Korn Shell Programming Resources

KornShell, or just ksh, is a Unix shell that was developed by David Korn at Bell Labs in the early 1980s. Ksh is based on Bourne shell (sh), provides complete backward compatibility with sh, includes many C shell (csh) features, adds additional features that are unique to ksh, and runs faster than either sh or csh.

Ksh is the default shell used with IBM's AIX operating system, the once popular but now-defunct OpenSolaris operating system. While ksh is primarily an interactive command language, it can also be used as a high-level programming language and is useful for writing automated scripts.

Bourne, C, and Korn Shells

Bourne shell was created by Stephen Bourne at Bell labs in 1979 and first distributed with UNIX Version 7. Sh is typically located at /bin/sh in a Unix file system directory. As a result sh is commonly used as a shorthand way of referring to Bourne shell.

Several other Unix shells were developed to maintain backward compatibility with sh while adding new features.

  • Bourne-Again shell, or bash, is the most popular command-line interface and the default shell used in most Linux systems and in Apple OS X.
  • Debian Almquist shell, or dash, is a shell language commonly used on Debian and Ubuntu systems.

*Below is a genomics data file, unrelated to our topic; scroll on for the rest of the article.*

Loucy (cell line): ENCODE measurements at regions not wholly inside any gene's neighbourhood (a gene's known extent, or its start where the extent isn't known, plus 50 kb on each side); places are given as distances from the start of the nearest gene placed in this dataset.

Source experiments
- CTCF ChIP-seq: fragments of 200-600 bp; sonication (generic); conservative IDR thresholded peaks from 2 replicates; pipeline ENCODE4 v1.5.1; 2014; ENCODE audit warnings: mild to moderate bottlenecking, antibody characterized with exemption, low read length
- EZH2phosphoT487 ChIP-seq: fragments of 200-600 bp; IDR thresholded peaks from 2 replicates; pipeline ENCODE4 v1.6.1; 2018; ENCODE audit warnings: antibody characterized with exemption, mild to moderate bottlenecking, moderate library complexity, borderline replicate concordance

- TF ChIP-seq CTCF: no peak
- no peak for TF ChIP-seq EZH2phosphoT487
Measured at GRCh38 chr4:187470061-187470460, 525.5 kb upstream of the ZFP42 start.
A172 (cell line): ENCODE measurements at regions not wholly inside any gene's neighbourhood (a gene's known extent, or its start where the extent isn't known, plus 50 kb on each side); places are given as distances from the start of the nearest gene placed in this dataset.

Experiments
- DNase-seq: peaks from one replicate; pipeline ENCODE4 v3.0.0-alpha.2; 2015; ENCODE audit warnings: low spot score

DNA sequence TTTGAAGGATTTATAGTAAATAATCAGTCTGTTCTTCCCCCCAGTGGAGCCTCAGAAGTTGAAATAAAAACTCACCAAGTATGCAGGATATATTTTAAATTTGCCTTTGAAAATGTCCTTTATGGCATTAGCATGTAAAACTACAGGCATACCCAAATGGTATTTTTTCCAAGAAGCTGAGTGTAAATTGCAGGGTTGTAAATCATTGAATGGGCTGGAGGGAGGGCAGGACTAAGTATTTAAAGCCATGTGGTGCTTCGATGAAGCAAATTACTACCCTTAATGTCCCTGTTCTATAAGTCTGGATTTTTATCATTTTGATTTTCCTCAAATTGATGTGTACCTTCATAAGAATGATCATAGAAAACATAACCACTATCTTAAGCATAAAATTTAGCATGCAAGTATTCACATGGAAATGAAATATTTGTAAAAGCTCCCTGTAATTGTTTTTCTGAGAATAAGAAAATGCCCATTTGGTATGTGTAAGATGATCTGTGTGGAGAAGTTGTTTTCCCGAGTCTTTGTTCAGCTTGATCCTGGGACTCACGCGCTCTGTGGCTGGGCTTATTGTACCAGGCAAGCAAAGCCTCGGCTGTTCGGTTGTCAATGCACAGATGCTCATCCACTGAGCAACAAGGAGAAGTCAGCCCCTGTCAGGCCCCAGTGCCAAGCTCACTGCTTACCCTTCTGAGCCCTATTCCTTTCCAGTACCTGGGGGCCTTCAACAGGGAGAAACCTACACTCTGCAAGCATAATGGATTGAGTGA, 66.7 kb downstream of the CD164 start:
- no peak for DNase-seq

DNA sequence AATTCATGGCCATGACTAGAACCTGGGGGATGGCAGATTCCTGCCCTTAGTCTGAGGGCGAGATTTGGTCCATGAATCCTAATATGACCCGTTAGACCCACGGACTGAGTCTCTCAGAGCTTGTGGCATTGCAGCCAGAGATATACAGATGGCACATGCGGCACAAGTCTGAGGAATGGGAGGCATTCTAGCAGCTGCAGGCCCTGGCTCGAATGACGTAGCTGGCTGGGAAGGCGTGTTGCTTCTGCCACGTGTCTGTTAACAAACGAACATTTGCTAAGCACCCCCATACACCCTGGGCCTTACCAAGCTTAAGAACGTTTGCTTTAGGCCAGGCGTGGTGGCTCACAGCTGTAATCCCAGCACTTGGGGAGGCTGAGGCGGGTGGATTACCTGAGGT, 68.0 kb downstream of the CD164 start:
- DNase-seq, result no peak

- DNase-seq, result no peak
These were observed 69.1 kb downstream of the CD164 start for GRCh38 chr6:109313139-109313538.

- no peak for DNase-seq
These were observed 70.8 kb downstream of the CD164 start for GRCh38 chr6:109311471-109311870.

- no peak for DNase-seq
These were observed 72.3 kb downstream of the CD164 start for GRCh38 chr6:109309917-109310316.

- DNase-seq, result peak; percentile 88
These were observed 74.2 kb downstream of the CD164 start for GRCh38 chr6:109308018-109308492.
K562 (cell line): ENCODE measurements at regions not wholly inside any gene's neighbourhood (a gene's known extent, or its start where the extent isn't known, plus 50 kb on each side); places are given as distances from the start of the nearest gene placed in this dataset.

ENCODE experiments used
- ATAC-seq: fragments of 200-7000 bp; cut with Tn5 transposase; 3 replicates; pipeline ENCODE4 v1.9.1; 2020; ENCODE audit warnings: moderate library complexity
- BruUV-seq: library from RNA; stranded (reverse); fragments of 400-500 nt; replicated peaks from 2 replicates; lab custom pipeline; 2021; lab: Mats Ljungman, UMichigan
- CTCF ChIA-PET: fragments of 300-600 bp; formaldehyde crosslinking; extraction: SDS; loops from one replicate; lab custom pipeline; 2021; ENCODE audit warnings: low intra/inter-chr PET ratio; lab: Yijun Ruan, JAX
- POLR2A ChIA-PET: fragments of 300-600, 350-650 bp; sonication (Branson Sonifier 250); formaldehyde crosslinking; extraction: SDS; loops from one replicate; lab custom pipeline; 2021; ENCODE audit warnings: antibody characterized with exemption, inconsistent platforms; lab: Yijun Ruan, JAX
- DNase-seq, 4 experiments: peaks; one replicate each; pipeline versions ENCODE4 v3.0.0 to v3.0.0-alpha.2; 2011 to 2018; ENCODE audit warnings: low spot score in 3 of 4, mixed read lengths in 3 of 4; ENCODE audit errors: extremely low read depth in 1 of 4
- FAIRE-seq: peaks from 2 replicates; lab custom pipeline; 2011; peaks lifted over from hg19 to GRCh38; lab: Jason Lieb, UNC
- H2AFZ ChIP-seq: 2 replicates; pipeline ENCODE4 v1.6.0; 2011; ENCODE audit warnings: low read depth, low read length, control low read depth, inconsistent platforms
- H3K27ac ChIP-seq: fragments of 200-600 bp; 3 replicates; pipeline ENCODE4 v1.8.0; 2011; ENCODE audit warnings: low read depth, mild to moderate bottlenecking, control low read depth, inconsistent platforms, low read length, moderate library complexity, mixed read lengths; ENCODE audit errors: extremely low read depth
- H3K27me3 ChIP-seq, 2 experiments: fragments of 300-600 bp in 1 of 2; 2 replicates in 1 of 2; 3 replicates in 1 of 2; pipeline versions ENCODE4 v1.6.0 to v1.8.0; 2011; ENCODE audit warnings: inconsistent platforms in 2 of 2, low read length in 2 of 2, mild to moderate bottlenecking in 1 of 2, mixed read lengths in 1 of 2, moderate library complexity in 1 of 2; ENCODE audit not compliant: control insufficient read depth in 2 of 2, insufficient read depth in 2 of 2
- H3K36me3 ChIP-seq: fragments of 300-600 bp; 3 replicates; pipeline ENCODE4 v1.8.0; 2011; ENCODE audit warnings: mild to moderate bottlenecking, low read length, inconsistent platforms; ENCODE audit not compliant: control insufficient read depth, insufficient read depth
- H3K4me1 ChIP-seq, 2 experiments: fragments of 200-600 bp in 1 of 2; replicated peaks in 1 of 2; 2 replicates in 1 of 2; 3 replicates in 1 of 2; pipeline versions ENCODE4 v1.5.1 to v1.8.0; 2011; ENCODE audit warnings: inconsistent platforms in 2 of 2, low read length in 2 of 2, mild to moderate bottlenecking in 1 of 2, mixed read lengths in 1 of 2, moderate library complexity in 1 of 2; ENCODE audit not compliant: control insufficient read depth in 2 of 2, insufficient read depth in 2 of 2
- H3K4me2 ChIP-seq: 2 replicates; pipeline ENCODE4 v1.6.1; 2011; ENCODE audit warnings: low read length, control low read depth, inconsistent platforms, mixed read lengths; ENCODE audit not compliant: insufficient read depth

• Several other shells can also be traced back to sh.

While Stephen Bourne was creating sh at Bell Labs, Bill Joy was busy creating C shell (csh) while a student at UC Berkely. Csh was released as part of the second version of BSD in 1979. It is very different from the Bourne shell. It was designed to be much more similar to the C programming language than other Unix shells available at the time.

In 1983, ksh was released as a proprietary Unix shell for Bell Labs (and later AT&T) users. It was backward compatible with sh and included many features borrowed from csh at the request of Bell Labs users. Ksh remained a proprietary AT&T shell until the year 2000 when it was released as open source software. Since ksh was proprietary software from 1983 until 2000, several open source shells based on ksh sprang up with the most popular being Public domain Korn shell (pdksh) and MirBSD Korn shell (mksh).

What Can You Do With Ksh?

Ksh scripting can be used in two different ways:

  • Ksh can be used interactively to execute commands typed into a command line prompt.
  • Ksh can be used programmatically to create scripts to automate a wide variety of operating system and system adiministration tasks.

Shell languages are primarily used to write code that launches other programs. However, entire scripts can also be written in shell languages such as ksh and used to automate any repetitive adminstrative task. Some of the tasks most commonly tackled with ksh or other shell languages include:

  • Writing scripts that will execute when a computer system boots up;
  • Writing scripts that automate computer maintenance tasks;
  • Downloading and installing application packages.

Online Ksh Tutorials and Videos

The best online resource for programmers who are just getting started with ksh is the Korn shell scripting beginner's guide from IBM developerWorks. This short tutorial, which is also available in pdf, quickly introduces Unix shells, variables, loops, ksh syntax, and much more. In the 15 minutes required to review this resource, you will learn the basics that will help you understand other more-challenging tutorials.